Related topics: genome · protein · cells · mutations · gene expression

Pros and cons of genetic scissors

Crispr technology has greatly facilitated gene editing. Associate Professor Thorsten Müller from Ruhr-Universität Bochum and Dr. Hassan Bukhari from Harvard Medical School discuss its pros and cons in a review article in ...

Scientists sharpen gene editing tool

Wake Forest Institute for Regenerative Medicine scientists have fine-tuned their delivery system to deliver a DNA editing tool to alter DNA sequences and modify gene function. The improved "hit and run" system works faster ...

How new loops in DNA packaging help us make diverse antibodies

Diversity is good, especially when it comes to antibodies. It's long been known that a gene assembly process called V(D)J recombination allows our immune system to mix and match bits of genetic code, generating new antibodies ...

Scientists update soybean genome to golden reference

Soybean is one of the most important crops worldwide. A high-quality reference genome will facilitate its functional analysis and molecular breeding. Previously, biologists from China (Chinese Academy of Science, University ...

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Gene

A gene is the basic unit of heredity in a living organism. All living things depend on genes. Genes hold the information to build and maintain their cells and pass genetic traits to offspring. A modern working definition of a gene is "a locatable region of genomic sequence, corresponding to a unit of inheritance, which is associated with regulatory regions, transcribed regions, and or other functional sequence regions " . In common usage, the term gene often refers to what is known more accurately as an allele.

The notion of a gene has evolved with the science of genetics, which began when Gregor Mendel noticed that biological variations are inherited from parent organisms as specific, discrete traits. The biological entity responsible for defining traits was termed a gene, but the biological basis for inheritance remained unknown until DNA was identified as the genetic material in the 1940s. All organisms have many genes corresponding to many different biological traits, some of which are immediately visible, such as eye color or number of limbs, and some of which are not, such as blood type or increased risk for specific diseases, or the thousands of basic biochemical processes that comprise life.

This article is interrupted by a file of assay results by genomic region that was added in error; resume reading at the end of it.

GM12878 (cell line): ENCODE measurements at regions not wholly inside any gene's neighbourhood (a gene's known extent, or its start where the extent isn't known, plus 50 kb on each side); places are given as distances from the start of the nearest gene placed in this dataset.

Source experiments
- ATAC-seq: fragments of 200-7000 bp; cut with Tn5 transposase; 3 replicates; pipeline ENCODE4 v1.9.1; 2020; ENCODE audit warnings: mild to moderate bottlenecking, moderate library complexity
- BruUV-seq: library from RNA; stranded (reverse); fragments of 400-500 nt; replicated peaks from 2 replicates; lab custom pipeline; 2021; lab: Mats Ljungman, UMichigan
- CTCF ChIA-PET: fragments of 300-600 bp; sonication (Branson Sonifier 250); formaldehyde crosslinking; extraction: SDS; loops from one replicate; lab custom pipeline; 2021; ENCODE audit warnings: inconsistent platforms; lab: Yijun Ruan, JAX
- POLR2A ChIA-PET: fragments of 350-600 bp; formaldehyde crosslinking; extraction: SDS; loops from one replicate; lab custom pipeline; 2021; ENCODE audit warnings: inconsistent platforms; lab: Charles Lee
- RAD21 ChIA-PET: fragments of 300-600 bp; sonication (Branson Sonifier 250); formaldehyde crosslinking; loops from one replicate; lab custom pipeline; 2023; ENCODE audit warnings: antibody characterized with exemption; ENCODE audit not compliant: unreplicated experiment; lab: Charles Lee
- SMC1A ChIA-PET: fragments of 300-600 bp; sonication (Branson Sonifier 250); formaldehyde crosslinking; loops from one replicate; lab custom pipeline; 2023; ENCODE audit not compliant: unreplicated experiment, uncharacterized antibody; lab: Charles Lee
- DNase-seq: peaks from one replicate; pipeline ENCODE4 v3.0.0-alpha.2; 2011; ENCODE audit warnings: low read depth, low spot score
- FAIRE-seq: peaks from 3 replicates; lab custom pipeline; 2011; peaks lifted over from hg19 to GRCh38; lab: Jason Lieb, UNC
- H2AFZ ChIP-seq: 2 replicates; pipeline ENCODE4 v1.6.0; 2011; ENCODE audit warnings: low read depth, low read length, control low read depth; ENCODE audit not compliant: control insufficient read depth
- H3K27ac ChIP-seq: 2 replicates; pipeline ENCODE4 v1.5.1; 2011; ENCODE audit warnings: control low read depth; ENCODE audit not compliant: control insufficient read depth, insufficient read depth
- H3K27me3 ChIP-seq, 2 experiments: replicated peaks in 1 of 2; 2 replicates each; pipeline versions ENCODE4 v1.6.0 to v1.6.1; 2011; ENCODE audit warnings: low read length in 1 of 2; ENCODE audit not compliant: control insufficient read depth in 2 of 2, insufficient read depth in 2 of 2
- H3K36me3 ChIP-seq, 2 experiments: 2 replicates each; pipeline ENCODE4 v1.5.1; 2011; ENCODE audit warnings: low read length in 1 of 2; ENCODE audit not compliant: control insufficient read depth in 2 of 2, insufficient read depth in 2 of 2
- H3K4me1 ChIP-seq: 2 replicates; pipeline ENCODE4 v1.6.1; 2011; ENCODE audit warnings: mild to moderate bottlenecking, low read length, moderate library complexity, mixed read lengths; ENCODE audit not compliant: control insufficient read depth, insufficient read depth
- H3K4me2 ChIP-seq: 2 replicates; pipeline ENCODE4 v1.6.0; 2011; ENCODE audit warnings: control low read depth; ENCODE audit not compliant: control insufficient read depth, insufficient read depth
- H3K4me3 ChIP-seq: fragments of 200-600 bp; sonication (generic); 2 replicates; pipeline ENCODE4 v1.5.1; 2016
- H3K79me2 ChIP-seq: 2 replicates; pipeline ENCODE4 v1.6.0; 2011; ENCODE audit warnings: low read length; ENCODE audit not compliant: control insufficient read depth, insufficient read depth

In cells, a gene is a portion of DNA that contains both "coding" sequences that determine what the gene does, and "non-coding" sequences that determine when the gene is active (expressed). When a gene is active, the coding and non-coding sequences are copied in a process called transcription, producing an RNA copy of the gene's information. This piece of RNA can then direct the synthesis of proteins via the genetic code. In other cases, the RNA is used directly, for example as part of the ribosome. The molecules resulting from gene expression, whether RNA or protein, are known as gene products, and are responsible for the development and functioning of all living things.

In more technical terms, a gene is a locatable region of genomic sequence, corresponding to a unit of inheritance, and is associated with regulatory regions, transcribed regions and/or other functional sequence regions. The physical development and phenotype of organisms can be thought of as a product of genes interacting with each other and with the environment. A concise definition of a gene, taking into account complex patterns of regulation and transcription, genic conservation and non-coding RNA genes, has been proposed by Gerstein et al.: "A gene is a union of genomic sequences encoding a coherent set of potentially overlapping functional products".

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